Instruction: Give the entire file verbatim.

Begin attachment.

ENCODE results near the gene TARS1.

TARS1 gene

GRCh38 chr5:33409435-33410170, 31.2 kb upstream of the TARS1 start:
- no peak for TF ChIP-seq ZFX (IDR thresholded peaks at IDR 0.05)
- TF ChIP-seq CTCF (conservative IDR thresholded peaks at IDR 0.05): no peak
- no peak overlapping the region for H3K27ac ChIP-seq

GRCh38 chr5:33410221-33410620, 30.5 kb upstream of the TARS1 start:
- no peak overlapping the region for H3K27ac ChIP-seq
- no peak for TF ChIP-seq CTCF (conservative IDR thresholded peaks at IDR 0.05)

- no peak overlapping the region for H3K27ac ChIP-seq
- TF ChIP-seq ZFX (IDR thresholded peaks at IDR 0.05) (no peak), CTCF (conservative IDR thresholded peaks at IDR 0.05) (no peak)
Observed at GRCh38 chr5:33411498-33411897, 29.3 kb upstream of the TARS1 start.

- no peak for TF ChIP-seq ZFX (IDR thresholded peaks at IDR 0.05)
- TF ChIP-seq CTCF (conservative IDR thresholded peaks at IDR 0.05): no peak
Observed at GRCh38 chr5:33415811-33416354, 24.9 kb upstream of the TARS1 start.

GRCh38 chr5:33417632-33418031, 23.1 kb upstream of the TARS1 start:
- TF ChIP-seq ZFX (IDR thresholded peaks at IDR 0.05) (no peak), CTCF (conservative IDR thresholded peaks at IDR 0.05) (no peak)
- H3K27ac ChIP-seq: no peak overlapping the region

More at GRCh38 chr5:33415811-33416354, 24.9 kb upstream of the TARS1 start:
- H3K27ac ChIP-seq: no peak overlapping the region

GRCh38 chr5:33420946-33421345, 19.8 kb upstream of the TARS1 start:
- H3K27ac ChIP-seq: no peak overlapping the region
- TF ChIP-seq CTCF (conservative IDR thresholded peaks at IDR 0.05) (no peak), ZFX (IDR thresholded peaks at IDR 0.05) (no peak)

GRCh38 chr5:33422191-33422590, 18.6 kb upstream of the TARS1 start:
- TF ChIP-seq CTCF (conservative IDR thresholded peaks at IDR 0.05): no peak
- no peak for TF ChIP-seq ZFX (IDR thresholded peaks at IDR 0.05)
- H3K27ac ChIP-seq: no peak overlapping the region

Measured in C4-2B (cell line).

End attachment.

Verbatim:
ENCODE results near the gene TARS1.

TARS1 gene

GRCh38 chr5:33409435-33410170, 31.2 kb upstream of the TARS1 start:
- no peak for TF ChIP-seq ZFX (IDR thresholded peaks at IDR 0.05)
- TF ChIP-seq CTCF (conservative IDR thresholded peaks at IDR 0.05): no peak
- no peak overlapping the region for H3K27ac ChIP-seq

GRCh38 chr5:33410221-33410620, 30.5 kb upstream of the TARS1 start:
- no peak overlapping the region for H3K27ac ChIP-seq
- no peak for TF ChIP-seq CTCF (conservative IDR thresholded peaks at IDR 0.05)

- no peak overlapping the region for H3K27ac ChIP-seq
- TF ChIP-seq ZFX (IDR thresholded peaks at IDR 0.05) (no peak), CTCF (conservative IDR thresholded peaks at IDR 0.05) (no peak)
Observed at GRCh38 chr5:33411498-33411897, 29.3 kb upstream of the TARS1 start.

- no peak for TF ChIP-seq ZFX (IDR thresholded peaks at IDR 0.05)
- TF ChIP-seq CTCF (conservative IDR thresholded peaks at IDR 0.05): no peak
Observed at GRCh38 chr5:33415811-33416354, 24.9 kb upstream of the TARS1 start.

GRCh38 chr5:33417632-33418031, 23.1 kb upstream of the TARS1 start:
- TF ChIP-seq ZFX (IDR thresholded peaks at IDR 0.05) (no peak), CTCF (conservative IDR thresholded peaks at IDR 0.05) (no peak)
- H3K27ac ChIP-seq: no peak overlapping the region

More at GRCh38 chr5:33415811-33416354, 24.9 kb upstream of the TARS1 start:
- H3K27ac ChIP-seq: no peak overlapping the region

GRCh38 chr5:33420946-33421345, 19.8 kb upstream of the TARS1 start:
- H3K27ac ChIP-seq: no peak overlapping the region
- TF ChIP-seq CTCF (conservative IDR thresholded peaks at IDR 0.05) (no peak), ZFX (IDR thresholded peaks at IDR 0.05) (no peak)

GRCh38 chr5:33422191-33422590, 18.6 kb upstream of the TARS1 start:
- TF ChIP-seq CTCF (conservative IDR thresholded peaks at IDR 0.05): no peak
- no peak for TF ChIP-seq ZFX (IDR thresholded peaks at IDR 0.05)
- H3K27ac ChIP-seq: no peak overlapping the region

Measured in C4-2B (cell line).